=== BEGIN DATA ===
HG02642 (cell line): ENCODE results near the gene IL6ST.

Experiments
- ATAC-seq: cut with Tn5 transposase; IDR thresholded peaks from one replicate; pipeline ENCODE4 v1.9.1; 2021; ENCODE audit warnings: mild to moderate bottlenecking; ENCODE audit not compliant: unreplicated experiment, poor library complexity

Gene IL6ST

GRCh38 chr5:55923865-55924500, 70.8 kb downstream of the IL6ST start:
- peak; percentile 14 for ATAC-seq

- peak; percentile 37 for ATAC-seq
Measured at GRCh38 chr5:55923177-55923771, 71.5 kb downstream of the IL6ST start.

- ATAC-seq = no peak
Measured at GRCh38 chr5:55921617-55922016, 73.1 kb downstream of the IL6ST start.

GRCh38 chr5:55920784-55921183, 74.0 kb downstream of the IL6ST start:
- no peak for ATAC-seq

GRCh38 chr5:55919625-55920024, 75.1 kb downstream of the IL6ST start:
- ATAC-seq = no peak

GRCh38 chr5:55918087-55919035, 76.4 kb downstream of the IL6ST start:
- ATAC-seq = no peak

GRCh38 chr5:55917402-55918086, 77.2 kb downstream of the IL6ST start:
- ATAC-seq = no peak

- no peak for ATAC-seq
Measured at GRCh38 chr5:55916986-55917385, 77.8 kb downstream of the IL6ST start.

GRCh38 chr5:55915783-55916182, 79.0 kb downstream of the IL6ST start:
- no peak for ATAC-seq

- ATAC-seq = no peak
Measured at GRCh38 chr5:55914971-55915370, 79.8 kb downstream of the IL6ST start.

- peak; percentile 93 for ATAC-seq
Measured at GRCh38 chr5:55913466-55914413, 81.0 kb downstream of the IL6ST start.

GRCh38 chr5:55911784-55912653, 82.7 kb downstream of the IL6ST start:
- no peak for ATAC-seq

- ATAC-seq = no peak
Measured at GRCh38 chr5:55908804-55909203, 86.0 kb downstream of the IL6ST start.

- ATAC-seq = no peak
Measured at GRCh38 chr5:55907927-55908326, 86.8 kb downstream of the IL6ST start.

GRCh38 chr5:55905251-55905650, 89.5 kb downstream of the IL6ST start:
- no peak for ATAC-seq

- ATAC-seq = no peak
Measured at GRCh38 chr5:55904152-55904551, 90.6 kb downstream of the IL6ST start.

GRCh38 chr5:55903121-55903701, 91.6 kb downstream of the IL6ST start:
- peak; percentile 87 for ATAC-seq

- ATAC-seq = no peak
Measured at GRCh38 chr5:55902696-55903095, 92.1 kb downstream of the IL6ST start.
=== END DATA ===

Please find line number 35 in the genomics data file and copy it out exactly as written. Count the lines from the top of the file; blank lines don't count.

- ATAC-seq = no peak